Motion Capture Pipeline
Updated: May 21, 2019
Motion Capture is a game changer for most if not all productions, and learning how to handle Mocap data and how to apply it to characters cleanly is an important process. While I was in university getting my degree in Game Development and Design, the school installed a Vicon Motion Capture system. I was one of 5 students selected to attend the official training with the faculty during a winter break. We then put our heads together on how to teach this pipeline to the rest of the student body.
The official training that we had attended had been info packed and interesting, but it was about how to use the new hardware and software. There was a knowledge gap among us at the university on how to take that next step, how to retarget mocap skeleton data to a created rig. The university I attended did not teach any rigging courses, and by a product of that, there were very few students with general 3D skeleton knowledge. So a big hurdle for getting the students up to speed was giving them a crash course on Technical Art and how it applies to characters.
So we went to the drawing table. There was 3 students working on an independent study together that used the mocap, myself among them. Part of our task was to document the pipeline and make sure that it would be easy for anyone new to the process to pick it up fairly quickly. So we began to experiment with the system, generate data to clean and hook to characters. I documented both of these parts of the pipeline for the university and led a seminar for the students on my own time. I continue to be an on call consultant for the University about their mocap system.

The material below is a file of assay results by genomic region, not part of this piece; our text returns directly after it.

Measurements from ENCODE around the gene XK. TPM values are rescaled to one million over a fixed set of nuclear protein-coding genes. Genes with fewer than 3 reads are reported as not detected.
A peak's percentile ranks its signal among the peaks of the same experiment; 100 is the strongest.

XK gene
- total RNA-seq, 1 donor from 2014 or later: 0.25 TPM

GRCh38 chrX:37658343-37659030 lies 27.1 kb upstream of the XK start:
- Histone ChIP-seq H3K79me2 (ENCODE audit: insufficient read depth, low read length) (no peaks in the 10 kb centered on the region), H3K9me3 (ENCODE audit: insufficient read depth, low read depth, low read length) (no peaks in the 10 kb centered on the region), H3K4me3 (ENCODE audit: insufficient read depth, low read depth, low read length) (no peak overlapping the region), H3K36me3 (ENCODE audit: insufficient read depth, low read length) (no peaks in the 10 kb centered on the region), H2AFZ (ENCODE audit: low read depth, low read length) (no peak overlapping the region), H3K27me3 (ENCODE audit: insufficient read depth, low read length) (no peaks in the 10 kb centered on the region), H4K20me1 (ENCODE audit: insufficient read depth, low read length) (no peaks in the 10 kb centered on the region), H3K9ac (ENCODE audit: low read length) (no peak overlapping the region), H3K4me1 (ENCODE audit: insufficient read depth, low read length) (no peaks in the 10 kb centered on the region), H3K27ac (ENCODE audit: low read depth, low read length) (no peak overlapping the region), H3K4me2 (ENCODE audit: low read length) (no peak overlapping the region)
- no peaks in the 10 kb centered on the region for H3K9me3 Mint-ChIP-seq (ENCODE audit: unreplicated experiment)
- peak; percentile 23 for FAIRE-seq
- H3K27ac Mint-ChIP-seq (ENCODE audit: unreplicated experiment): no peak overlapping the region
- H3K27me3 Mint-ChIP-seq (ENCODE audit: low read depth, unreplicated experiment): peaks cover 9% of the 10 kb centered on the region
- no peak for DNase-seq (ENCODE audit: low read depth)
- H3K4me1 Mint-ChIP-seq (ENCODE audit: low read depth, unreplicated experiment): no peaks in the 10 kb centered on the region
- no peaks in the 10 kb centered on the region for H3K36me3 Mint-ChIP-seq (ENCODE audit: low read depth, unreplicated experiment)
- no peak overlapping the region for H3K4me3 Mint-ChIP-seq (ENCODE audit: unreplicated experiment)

I won't be going over how to clean mocap data, simply because it's different depending on the software package. However I will cover the combination of techniques we used to get our system up and running and what will be taught to the students using it in the future. This includes Motion Builder's story tracks for looping mocap for games, and using the Maya HIK system to retarget animation to a custom character.
Motion Builder's Looping Character Story Tracks